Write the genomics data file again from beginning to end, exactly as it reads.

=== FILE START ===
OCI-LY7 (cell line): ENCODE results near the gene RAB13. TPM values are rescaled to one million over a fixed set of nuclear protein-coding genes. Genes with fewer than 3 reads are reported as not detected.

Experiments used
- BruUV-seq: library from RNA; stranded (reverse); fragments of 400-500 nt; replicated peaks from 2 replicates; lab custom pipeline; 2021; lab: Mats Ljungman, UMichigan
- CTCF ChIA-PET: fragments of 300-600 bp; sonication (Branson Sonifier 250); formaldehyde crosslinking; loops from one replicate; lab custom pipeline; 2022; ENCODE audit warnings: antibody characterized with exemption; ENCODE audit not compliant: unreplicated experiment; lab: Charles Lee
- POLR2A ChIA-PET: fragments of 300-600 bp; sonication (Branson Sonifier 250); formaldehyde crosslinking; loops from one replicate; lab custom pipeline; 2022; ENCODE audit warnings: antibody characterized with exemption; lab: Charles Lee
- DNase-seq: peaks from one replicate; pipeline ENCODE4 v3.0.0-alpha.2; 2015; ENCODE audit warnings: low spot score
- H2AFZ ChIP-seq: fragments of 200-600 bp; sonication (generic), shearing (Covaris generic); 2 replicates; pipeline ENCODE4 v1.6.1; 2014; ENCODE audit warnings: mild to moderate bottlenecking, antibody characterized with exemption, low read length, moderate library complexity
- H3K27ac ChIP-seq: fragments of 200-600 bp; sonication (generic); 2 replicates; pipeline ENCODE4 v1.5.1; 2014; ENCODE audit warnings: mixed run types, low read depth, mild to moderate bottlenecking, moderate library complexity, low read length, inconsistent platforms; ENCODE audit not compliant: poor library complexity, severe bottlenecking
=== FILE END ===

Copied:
OCI-LY7 (cell line): ENCODE results near the gene RAB13. TPM values are rescaled to one million over a fixed set of nuclear protein-coding genes. Genes with fewer than 3 reads are reported as not detected.

Experiments used
- BruUV-seq: library from RNA; stranded (reverse); fragments of 400-500 nt; replicated peaks from 2 replicates; lab custom pipeline; 2021; lab: Mats Ljungman, UMichigan
- CTCF ChIA-PET: fragments of 300-600 bp; sonication (Branson Sonifier 250); formaldehyde crosslinking; loops from one replicate; lab custom pipeline; 2022; ENCODE audit warnings: antibody characterized with exemption; ENCODE audit not compliant: unreplicated experiment; lab: Charles Lee
- POLR2A ChIA-PET: fragments of 300-600 bp; sonication (Branson Sonifier 250); formaldehyde crosslinking; loops from one replicate; lab custom pipeline; 2022; ENCODE audit warnings: antibody characterized with exemption; lab: Charles Lee
- DNase-seq: peaks from one replicate; pipeline ENCODE4 v3.0.0-alpha.2; 2015; ENCODE audit warnings: low spot score
- H2AFZ ChIP-seq: fragments of 200-600 bp; sonication (generic), shearing (Covaris generic); 2 replicates; pipeline ENCODE4 v1.6.1; 2014; ENCODE audit warnings: mild to moderate bottlenecking, antibody characterized with exemption, low read length, moderate library complexity
- H3K27ac ChIP-seq: fragments of 200-600 bp; sonication (generic); 2 replicates; pipeline ENCODE4 v1.5.1; 2014; ENCODE audit warnings: mixed run types, low read depth, mild to moderate bottlenecking, moderate library complexity, low read length, inconsistent platforms; ENCODE audit not compliant: poor library complexity, severe bottlenecking